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Polymer Chemistry. The Basic Concepts - Himenz P.C.

Himenz P.C. Polymer Chemistry. The Basic Concepts - Copyright, 1984. - 736 p.
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n-mer in phase P, for large values of n, will be maximized if the volume
of the P phase is kept to a minimum compared to phase Q. Stated simply,
the longer chains are concentrated in one of the phases, while the
shorter chains are relatively unaffected by the phase separation and
distribute themselves evenly and in proportion to the volume of the
phases. As a practical matter, then, keeping the volume of the dilute
phase as large as possible allows the optimum partitioning of the largest
molecules into the smaller but more discriminating concentrated phase.
The relative amounts of various n-mers in a fractionated sample is
examined numerically in the following example.
Example 8.4
Evaluate A in Eq. (8.64), assuming the polymer with n = 200 is divided
equally between the two phases and taking the ratio of phase volumes R to
be 10-1, 10~2, and 10"3. Use these A values to evaluate the relative
amounts of n-mer in the two phases for polymers with n = 100, 400, 600,
and 800. Comment on the significance of the numerical results.
The ratio of Eq. (8.66) to Eq. (8.67) gives the ratio of the
concentrations of n-mers in phases P and Q: fn p/fn Q = ReAn. Taking this
ratio to be unity for n = 200 gives ReA(20) = 1, which is readily solved
for A using the R values given. Once these A values are obtained, fn p/fn
q can be evaluated for the required n values. For the phase volume ratios
under consideration, the corresponding values of A are listed below; also
tabulated are the ratios fn P/fn Q for the various n's:
R = Vp/Vq: 10"1 io-2 10~3
An=200' 1.15 X 10~2 2.30 X 10"2 3.45 X 10"2
100 0.32 0.099 0.032
400 9.95 99.0 985
600 99.9 9850 9.77 X 10s
800 990 9.80 X 10s 9.69 X 10(r)
Note that phase P is more concentrated in polymer, although smaller in
volume than phase Q. It is apparent from these values that the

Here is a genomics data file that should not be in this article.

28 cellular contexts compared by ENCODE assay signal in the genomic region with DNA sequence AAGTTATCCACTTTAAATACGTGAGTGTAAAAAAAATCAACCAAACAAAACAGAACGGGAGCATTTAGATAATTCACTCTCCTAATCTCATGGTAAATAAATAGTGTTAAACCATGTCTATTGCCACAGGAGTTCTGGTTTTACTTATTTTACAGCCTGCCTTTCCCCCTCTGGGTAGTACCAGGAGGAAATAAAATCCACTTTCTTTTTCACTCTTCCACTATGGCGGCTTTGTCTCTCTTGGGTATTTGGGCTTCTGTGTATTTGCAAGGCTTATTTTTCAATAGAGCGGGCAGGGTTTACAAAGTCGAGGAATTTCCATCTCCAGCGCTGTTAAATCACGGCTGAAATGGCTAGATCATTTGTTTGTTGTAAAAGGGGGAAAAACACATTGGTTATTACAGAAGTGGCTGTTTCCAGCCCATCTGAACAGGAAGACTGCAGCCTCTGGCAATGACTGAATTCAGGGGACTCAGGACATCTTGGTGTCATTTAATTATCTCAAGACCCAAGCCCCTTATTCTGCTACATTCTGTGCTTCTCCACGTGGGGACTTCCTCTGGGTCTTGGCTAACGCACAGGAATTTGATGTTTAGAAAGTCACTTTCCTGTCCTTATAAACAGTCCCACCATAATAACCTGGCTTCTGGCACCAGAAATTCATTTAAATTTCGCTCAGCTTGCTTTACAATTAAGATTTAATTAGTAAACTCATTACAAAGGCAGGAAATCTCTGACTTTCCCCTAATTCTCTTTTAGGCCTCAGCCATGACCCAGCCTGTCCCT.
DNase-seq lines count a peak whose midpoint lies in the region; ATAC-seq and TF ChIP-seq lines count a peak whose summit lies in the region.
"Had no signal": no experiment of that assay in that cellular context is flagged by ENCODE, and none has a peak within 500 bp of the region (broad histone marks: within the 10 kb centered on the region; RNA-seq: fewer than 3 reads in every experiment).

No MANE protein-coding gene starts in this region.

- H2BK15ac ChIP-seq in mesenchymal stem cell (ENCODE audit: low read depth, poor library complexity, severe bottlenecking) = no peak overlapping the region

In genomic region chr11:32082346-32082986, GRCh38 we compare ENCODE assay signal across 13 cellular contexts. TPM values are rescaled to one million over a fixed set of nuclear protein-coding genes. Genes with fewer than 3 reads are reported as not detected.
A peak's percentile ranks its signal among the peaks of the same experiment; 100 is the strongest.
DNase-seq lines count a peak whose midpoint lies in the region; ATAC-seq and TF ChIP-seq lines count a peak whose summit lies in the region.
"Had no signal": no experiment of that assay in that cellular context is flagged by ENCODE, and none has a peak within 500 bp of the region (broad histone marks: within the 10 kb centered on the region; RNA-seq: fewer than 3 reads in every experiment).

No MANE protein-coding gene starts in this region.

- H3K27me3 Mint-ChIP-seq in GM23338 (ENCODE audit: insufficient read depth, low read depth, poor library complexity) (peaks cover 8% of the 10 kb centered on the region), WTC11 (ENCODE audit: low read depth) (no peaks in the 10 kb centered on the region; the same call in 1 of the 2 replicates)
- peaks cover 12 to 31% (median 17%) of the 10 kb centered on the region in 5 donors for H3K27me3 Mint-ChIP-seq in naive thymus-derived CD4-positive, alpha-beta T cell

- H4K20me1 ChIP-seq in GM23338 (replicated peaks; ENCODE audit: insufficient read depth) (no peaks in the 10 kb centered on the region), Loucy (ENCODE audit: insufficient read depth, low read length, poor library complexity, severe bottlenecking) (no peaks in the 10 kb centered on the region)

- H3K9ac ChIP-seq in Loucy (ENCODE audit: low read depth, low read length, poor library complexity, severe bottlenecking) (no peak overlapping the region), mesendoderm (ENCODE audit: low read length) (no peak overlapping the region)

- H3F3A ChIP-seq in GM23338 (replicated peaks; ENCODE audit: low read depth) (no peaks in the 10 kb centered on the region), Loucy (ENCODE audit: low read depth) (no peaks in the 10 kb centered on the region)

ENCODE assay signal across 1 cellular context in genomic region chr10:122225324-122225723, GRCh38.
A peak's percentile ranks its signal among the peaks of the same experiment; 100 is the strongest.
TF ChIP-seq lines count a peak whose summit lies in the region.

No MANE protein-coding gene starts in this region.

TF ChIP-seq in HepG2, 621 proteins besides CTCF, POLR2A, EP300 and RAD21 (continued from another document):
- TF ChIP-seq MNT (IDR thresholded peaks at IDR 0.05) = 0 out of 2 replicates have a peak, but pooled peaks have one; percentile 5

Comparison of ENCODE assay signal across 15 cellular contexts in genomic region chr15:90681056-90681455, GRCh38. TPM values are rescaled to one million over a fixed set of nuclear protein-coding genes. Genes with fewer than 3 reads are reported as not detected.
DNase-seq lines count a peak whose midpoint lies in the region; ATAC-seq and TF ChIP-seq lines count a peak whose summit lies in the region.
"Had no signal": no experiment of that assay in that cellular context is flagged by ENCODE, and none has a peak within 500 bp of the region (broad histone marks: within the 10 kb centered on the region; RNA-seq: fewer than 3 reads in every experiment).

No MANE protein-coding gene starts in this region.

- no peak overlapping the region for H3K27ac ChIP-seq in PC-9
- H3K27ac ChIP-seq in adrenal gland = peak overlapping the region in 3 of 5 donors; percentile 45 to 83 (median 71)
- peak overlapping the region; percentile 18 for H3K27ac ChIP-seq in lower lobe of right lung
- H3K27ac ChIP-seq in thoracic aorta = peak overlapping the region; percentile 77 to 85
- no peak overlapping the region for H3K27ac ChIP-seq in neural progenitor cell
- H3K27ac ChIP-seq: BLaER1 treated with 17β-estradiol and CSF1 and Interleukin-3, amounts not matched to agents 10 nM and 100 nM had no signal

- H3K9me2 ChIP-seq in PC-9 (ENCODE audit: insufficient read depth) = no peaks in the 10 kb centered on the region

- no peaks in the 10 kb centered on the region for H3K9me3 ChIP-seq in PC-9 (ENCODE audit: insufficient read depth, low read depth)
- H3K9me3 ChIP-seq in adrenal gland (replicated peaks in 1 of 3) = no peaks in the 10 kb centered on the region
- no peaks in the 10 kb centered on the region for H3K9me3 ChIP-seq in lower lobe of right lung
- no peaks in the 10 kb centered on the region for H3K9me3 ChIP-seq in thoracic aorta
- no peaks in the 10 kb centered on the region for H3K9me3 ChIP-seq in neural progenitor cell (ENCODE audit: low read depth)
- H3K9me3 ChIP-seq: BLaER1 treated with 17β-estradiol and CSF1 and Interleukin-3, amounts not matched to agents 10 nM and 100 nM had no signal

combination of large n's
Thermodynamics of Polymer Solutions
and large differences in the volumes of the separated phases gives rise
to the most efficient segregation of polymer between phases. Also note
that the requirement that 200-mers be evenly distributed between the
phases creates the situation in which 100-mers are present in higher
proportion in the more dilute phase.

Figure 8.5 illustrates the sort of separation this approach predicts.
Curve A in Fig. 8.5 shows the weight fraction of various n-mers plotted
as a function of n. Comparison with Fig. 6.7 shows that the distribution
is typical of those obtained in random polymerization. Curve shows the
distribution of molecular weights in the more dilute phase-the coacervate
extract-calculated for the volumes of the two phases in the proportion
100:1. The distribution in the concentrated phase is shown as curve ; it
is given by the difference between curves A and B.
In practice, such a fractionation experiment could be carried out by
either lowering the temperature or adding a poor solvent. In either case
good temperature control during the experiment is important. Note that
the addition of a poor solvent converts the system to one containing
three components, so it is apparent that the two-component Flory-Huggins
model is at best only qualitatively descriptive of the situation. A more
accurate description would require a
Figure 8.5 Theoretical plots of weight fraction n-mers versus n for
unfractionated polymer (A), the dilute phase (B), and the concentrated
phase (C) (drawn with R = 10~2). (Adapted from Ref. 1.)
Polymer Fractionation
triangular phase diagram. The onset of precipitation is marked by the
appearance of turbidity. In keeping with the principle outlined above,
only a small volume of the precipitated phase is allowed to form. Then
the sample is allowed to stand undisturbed until the two phases can be
physically separated. This step can require quite a long wait.
This procedure is then repeated by decreasing the solvent goodness
even further by another decrease in temperature or addition of
precipitant. In this manner a set of fractions such as those shown in
Fig. 8.6 are obtained from the initial distribution. In Fig. 8.6 curve A
again represents the initial distribution. Eight fractions are obtained
by precipitating successive portions of the polymer of progressively
lower molecular weights as shown, until the dilute phase contains only
the lowest molecular weight fraction as a residue. The curves in Fig. 8.6
are calculated for a phase volume ratio of 1000:1.
Figure 8.6 shows that the individual fractions still contain a
considerable range of chain lengths, with this effect becoming less
pronounced in the later cuts. In addition, there is a definite overlap
among the fractions. Nevertheless, the approach results in a sharpening
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